Base concepts:

Grothendieck topology - http://en.wikipedia.org/wiki/Grothendieck_topology

Cech cohomology - https://en.wikipedia.org/wiki/%C4%8Cech_cohomology

Cohomology - What is the motivation for defining both homogeneous and inhomogeneous cochains?


Let $\Gamma$ be a group acting on a set $X$. I define the following (pre)topology: $\{ U_i \to U \}_{i \in I}$ is a covering if $\bigcup_{i \in I}\operatorname{Im}(U_i \to U) = U$.

Now I restrict myself to a specific covering of $X$. Let $G \subset \Gamma$ be a subgroup. Then I define $$ X^G = \left\{ x \in X \mid \forall g \in G : g \cdot x = x \right\} \ .$$ Then I construct the covering $$ \mathcal{U}_S = \left\{ X^{\langle g \rangle} \mid g \in \Gamma \right\} \ . $$ This is indeed a covering since $X^{\langle 1 \rangle} = X$. This covering is good, because for the Cech cohomology it produces saturated chains $$ \langle g_0 \rangle \subset \langle g_0 , g_1 \rangle \subset ... $$ since $$X^{\langle g , h \rangle} = X^{\langle g \rangle} \cap X^{\langle h \rangle} \ . $$

Now let $\mathcal{A}$ be a constant sheaf sending each open set to a constant abelian $\Gamma$-group $A$.

I want to prove that the Cech cohomology (see: https://en.wikipedia.org/wiki/%C4%8Cech_cohomology ) of this sheaf can be computed from the covering $\mathcal{U}_S$ without the need to actually take a direct limit on all the possible coverings. That is, $$ \check{H}^n(X,\mathcal{A}) = \check{H}^n(\mathcal{U}_S,\mathcal{A}) \ . $$

It may be the case my definition of topology on the category of $\Gamma$-set $X$ and its subsets isn't good or rigorous enough.


My motivation is to prove that the Cech cohomology of the constant sheaf $\mathcal{A}$ which sends every open set $U$ to the abelian $\Gamma$-group $A$ on the category of $\Gamma$-sets is bijective with the usual group cohomology, $$ \check{H}^n(X,\mathcal{A}) \cong H^n(\Gamma,A) \ . $$ I already constructed a bijection between $H^n(\Gamma,A)$ and $\check{H}^n(\mathcal{U}_S,\mathcal{A})$ using saturated chains. A chain is saturated if it is of the form $$ \langle g_0 \rangle \subset \langle g_0 , g_1 \rangle \subset ... \subset \langle g_0,g_1,...,g_n \rangle$$ which can be matched to the $n+1$-tuple $(g_0,g_1,...,g_n)$.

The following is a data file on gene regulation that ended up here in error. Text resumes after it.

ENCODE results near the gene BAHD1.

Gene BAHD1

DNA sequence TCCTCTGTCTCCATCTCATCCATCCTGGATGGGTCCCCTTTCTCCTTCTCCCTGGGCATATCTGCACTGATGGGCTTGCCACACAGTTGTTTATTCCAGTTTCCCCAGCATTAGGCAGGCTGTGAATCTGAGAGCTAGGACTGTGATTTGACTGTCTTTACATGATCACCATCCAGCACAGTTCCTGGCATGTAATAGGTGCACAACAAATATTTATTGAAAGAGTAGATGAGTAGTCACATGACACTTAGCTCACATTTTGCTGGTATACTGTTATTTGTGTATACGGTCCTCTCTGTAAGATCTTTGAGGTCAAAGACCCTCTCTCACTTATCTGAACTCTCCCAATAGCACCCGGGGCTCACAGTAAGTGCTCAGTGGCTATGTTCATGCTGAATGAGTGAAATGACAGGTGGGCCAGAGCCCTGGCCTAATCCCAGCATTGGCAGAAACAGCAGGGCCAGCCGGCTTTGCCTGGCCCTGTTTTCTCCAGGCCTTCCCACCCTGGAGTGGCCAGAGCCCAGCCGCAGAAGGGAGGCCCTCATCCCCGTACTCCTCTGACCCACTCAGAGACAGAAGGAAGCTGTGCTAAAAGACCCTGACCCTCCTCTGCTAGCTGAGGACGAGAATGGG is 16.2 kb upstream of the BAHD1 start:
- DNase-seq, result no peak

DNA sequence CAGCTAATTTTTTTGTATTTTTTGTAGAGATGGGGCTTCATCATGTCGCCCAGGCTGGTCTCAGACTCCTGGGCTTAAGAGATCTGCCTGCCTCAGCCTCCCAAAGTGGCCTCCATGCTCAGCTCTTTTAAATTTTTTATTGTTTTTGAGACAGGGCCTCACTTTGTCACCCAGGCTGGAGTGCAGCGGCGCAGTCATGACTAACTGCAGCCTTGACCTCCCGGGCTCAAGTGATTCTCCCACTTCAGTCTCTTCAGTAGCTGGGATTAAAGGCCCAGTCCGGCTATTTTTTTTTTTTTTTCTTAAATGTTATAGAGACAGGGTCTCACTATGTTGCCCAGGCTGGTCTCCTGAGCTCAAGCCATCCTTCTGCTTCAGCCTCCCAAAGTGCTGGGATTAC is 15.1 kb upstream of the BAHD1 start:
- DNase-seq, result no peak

• $\begingroup$ For this to work you need $X$ to be the singleton set: consider the case where $\Gamma$ is the trivial group! $\endgroup$ – Zhen Lin Aug 8 '13 at 12:46
  • $\begingroup$ If I understood your comment correctly, you say that $$\check{H}^n(X,\mathcal{A}) \not\cong \check{H}^n(\mathcal{U}_S,\mathcal{A})$$ since $X$ can have nontrivial covering (and $\mathcal{U}_S = \{ X^{\langle 1 \rangle} = X \}$). However, I still think the motivating claim about $H^n(\Gamma,A)$ is correct. $\endgroup$ – LinAlgMan Aug 8 '13 at 13:18
  • $\begingroup$ My point is that you can't even get the correct answer in degree $0$: $\check{H}^0 (X, \mathcal{A})$ is always isomorphic to $H^0 (X, \mathcal{A})$, which is just the set of $\Gamma$-equivariant maps from $X$ to $A$. $\endgroup$ – Zhen Lin Aug 8 '13 at 14:08

Your Answer

By clicking “Post Your Answer”, you agree to our terms of service, privacy policy and cookie policy

Browse other questions tagged or ask your own question.